Here are the most common reasons to undergo a circumcision procedure.
Circumcision is a religious or cultural ritual for many individuals including Jewish and Islamic families, as well as certain aboriginal tribes in Africa and Australia. Circumcision can also be part of a family tradition, personal hygiene or preventive health care.
In some cases, there is a medical need for circumcision, such as when the foreskin is too tight to be pulled back (retracted) over the glans.
In other cases, particularly in certain parts of Africa, circumcision is recommended for older boys or men to reduce the risk of certain sexually transmitted infections.
The American Academy of Pediatrics (AAP) says the benefits of circumcision outweigh the risks. However, the AAP does not recommend routine circumcision for all male newborns.
The AAP leaves the circumcision decision in the hands of the baby's parents and supports the use of anesthetics for infants who have the procedure.
Circumcision might have a number of health benefits including:
Easier hygiene: Circumcision simplifies washing the penis. Washing beneath the foreskin of an uncircumcised penis is generally easy, circumcision will greatly simplify this process.
Decrease the risk of urinary tract infections: The overall risk of urinary tract infections in males is quite low. However, these infections are more common in uncircumcised males. Severe infections early in life can lead to kidney problems later on.
Decreased risk of sexually transmitted infections: Circumcised men might have a lower risk of certain sexually transmitted infections, including HIV. Still, safe sexual practices remain essential.
Prevention of penile problems: Occasionally, the foreskin on an uncircumcised penis can be difficult or impossible to retract (phimosis). This can lead to inflammation of the foreskin or head of the penis.
Decreased risk of penile cancer: Although cancer of the penis is quite rare, it is less common in circumcised men. In addition, cervical cancer is less common in the female sexual partners of circumcised men.
Circumcision might not be an option for males who have certain blood-clotting disorders. In addition, circumcision might be inappropriate for premature babies who still require medical care in the hospital nursery.
Circumcision does not have anything to do with fertility, nor is circumcision generally thought to enhance or detract from sexual pleasure for men or their partners.
3 Potential Risks
Circumcision is accompanied by various potential risks. The most known complications related to circumcision are bleeding and infection.
Side effects related to anesthesia are also possible. In rare cases, circumcision might result in foreskin problems.
For example, the foreskin might be cut too short of too long. The foreskin might fail to heal properly. The remaining foreskin might reattach to the end of the penis, which requires minor surgical repair.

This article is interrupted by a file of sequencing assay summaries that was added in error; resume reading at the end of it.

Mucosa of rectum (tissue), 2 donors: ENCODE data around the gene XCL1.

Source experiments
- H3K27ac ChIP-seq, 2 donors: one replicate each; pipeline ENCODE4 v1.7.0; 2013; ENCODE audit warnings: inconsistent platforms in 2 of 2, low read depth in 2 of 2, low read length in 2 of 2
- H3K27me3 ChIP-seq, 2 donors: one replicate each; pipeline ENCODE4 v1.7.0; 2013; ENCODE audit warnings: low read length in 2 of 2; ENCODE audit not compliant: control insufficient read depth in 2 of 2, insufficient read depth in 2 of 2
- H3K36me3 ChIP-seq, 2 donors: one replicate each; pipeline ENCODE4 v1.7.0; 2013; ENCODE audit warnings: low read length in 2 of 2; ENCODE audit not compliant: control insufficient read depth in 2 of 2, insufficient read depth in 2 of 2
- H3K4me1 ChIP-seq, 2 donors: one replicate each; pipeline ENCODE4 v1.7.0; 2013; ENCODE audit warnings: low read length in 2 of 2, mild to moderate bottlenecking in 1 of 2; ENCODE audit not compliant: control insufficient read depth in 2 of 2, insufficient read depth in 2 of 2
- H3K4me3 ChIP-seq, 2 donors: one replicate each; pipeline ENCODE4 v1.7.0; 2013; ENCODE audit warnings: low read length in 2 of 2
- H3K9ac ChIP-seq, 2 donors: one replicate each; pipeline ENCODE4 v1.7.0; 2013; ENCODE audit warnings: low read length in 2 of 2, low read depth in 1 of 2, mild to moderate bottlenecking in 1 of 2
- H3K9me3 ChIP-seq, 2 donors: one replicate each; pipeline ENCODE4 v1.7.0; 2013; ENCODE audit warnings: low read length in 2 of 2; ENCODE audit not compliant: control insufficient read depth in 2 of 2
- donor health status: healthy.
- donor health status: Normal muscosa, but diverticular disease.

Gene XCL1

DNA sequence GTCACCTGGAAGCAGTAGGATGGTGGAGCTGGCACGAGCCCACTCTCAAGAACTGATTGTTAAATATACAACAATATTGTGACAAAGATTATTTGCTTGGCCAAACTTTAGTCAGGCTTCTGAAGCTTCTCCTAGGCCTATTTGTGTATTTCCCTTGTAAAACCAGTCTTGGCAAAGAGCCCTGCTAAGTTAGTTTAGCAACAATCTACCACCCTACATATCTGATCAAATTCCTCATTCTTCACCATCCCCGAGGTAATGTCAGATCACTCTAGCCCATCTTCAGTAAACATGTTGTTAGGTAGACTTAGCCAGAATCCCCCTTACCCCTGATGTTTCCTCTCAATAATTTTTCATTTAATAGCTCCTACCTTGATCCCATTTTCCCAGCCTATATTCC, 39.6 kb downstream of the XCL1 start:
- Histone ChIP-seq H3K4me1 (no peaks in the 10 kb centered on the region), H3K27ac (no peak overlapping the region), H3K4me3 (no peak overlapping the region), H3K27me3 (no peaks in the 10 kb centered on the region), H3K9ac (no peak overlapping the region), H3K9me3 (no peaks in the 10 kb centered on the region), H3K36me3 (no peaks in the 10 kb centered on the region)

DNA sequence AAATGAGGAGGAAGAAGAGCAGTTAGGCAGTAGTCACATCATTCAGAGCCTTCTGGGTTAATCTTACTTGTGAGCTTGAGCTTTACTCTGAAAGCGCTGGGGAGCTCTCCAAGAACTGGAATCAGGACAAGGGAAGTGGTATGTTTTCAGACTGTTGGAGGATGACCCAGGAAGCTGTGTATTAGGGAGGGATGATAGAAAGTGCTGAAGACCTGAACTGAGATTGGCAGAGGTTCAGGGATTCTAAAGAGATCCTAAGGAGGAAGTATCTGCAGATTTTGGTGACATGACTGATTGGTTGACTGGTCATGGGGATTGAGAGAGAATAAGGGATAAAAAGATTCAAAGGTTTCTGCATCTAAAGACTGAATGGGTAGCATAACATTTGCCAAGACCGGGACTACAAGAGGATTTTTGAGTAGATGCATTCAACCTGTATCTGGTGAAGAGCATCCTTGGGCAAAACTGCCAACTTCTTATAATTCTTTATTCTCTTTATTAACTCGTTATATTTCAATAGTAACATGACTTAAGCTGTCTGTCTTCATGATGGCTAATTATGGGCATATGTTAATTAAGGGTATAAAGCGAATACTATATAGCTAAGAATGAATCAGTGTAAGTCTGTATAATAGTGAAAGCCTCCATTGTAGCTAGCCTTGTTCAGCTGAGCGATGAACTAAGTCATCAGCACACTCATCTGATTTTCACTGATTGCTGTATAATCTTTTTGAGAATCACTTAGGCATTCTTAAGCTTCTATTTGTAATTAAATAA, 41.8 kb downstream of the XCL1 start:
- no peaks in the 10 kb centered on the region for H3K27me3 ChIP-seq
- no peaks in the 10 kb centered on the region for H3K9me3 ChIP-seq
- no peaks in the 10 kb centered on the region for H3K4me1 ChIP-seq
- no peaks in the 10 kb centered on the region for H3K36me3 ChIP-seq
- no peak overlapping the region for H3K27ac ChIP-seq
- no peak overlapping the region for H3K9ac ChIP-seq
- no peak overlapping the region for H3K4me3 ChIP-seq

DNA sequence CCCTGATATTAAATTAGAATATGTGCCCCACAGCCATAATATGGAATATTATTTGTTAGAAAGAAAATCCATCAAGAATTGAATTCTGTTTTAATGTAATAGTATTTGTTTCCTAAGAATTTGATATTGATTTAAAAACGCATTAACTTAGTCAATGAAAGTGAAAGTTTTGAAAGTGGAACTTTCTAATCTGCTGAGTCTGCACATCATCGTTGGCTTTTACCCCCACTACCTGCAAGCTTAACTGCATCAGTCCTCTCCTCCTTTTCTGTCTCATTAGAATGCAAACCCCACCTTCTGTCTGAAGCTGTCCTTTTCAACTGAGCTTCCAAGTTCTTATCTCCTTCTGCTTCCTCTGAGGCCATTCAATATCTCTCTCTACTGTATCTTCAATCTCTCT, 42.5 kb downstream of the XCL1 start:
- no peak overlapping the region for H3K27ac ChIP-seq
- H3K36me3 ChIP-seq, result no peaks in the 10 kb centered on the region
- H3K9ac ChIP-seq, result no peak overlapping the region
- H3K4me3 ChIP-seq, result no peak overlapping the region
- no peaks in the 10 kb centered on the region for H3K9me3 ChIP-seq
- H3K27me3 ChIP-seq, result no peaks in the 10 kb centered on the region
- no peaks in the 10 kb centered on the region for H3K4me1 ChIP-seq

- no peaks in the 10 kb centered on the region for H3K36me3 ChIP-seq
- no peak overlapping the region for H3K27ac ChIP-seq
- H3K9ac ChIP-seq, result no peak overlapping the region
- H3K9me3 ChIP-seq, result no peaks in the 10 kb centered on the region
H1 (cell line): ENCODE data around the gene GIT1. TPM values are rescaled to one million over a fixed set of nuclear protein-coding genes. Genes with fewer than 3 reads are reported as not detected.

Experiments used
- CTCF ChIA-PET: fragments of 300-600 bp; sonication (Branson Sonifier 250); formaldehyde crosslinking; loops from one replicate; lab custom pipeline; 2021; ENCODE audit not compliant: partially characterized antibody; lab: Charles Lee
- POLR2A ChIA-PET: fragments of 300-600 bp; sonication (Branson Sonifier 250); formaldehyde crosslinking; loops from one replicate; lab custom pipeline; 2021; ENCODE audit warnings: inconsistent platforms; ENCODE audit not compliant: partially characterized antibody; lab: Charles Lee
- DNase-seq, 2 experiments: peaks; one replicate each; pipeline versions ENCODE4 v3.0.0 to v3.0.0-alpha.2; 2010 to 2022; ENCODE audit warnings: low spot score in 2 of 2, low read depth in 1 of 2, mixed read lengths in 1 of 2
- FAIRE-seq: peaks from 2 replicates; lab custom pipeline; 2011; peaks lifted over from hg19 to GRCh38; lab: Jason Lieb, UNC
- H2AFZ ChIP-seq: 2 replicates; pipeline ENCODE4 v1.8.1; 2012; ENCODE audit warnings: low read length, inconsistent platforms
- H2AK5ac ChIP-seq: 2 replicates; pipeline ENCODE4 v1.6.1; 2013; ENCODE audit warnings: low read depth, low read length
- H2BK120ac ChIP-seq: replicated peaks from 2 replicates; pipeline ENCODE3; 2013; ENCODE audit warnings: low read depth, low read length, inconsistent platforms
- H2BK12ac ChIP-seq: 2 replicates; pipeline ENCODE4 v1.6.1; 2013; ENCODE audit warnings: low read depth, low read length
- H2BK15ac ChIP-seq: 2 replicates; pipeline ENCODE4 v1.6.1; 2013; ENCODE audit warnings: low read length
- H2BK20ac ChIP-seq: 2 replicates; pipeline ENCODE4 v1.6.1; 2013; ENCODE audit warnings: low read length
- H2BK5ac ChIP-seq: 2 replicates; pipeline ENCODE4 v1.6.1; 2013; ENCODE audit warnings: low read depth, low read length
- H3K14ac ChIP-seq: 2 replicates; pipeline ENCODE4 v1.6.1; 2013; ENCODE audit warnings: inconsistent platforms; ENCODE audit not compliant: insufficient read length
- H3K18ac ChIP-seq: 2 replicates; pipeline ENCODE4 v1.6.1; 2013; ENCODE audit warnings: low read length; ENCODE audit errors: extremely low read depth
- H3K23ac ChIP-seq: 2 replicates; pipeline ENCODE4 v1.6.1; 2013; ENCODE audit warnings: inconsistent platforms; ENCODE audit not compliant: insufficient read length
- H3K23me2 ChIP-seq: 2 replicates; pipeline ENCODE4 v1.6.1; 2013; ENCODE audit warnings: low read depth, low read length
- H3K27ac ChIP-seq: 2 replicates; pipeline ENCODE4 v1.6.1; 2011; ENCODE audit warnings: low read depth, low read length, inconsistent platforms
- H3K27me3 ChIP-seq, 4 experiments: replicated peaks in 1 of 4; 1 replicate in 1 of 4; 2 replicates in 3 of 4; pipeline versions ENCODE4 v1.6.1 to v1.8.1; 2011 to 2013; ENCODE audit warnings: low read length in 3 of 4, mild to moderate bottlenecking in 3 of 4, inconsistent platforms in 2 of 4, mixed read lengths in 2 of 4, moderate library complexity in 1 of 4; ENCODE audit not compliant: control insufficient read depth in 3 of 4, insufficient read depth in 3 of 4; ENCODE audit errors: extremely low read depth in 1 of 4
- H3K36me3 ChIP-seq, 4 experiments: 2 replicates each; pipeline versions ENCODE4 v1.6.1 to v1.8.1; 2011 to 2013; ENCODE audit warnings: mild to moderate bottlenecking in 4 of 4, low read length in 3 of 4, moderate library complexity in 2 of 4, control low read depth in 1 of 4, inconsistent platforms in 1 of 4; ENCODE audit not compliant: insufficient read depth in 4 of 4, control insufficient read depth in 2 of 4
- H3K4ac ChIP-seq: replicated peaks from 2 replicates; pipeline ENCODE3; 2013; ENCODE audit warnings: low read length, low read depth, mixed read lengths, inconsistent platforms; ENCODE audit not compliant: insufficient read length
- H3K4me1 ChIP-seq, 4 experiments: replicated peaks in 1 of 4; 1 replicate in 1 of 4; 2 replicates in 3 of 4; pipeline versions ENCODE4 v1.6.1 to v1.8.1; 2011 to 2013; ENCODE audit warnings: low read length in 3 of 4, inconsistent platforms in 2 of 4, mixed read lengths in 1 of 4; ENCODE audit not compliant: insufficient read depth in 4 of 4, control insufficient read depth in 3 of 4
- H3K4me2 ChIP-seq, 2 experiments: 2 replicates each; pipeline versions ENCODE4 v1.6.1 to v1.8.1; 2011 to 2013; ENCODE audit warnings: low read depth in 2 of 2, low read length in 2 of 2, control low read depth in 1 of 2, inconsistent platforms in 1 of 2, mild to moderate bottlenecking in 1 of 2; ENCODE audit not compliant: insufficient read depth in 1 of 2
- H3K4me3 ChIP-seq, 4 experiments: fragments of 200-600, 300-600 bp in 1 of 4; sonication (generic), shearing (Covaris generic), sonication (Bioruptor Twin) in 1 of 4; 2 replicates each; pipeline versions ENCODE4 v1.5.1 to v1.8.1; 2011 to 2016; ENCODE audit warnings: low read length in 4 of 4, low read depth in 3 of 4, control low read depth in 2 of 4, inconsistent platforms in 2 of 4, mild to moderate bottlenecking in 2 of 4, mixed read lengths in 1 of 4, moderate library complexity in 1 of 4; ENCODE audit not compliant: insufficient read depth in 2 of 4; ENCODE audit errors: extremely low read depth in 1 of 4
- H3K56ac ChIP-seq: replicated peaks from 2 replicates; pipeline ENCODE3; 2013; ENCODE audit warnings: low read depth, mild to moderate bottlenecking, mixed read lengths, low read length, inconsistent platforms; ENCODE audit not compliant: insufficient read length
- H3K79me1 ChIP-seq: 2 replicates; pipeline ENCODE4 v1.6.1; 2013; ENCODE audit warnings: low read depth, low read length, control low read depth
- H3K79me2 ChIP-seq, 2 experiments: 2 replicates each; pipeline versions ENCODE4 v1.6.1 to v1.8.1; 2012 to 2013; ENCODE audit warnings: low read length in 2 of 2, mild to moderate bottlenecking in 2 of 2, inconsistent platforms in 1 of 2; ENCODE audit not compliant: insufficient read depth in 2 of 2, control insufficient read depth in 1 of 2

4 Preparing for your Procedure
To prepare for a circumcision, the doctor will thoroughly explain the risks and benefits of the procedure.
Whether you have plans of having your son circumcised, or you are pursuing circumcision for yourself, you will likely need to provide written consent for the procedure.
Read on to learn more about what to expect before, during, and after your circumcision procedure.
In most cases, newborn circumcision is performed in hospital nurseries. It is done within one to ten days after birth.
For newborn circumcision, your son will lie on his back with his arms and legs restrained.
An anesthetic will be injected into the base of the penis or applied to the penis as a cream. This is done after the penis and the surrounding area is cleaned.
A special clamp or plastic ring will then be attached to the penis, and the foreskin will be removed.
After this, the penis will be covered with an ointment, such as petroleum jelly, and wrapped loosely with gauze.
This procedure usually takes about ten minutes.
Circumcision is similar for older boys and adults. However, the procedure might need to be performed under general anesthesia with some additional steps, such as suturing, to prevent excessive bleeding.
After the procedure
It usually takes about seven to ten days for the penis to fully heal. The tip of the penis is likely to be sore initially and the penis might have a red appearance, swollen or bruised. You might notice a yellow crust on the tip of the penis as well.
If your newborn is fussy as the anesthetic wears off, hold him gently, being careful not to put any pressure on the penis. It is not a problem to wash the penis as it heals.
For newborns, change the bandage with each diaper change and apply a dab of petroleum jelly to the tip of the penis to prevent it from sticking to the diaper. Change your baby's diaper often and make sure the diaper is not tightly fastened.
If there is a plastic ring instead of a bandage, it will drop off on its own, usually within a week. Once the penis has fully healed, wash it with soap and water during normal bathing.
Problems after circumcision are uncommon.
However, contact the doctor if:
Normal urination does not resume within 12 hours after the circumcision.
There is persistent bleeding.
There is foul-smelling drainage from the tip of the penis.
The plastic ring remains on for a period of two weeks after the circumcision.
FindATopDoc is a trusted resource for patients to find the top doctors in their area. Be visible and accessible with your up to date contact
information, certified patients reviews and online appointment booking functionality.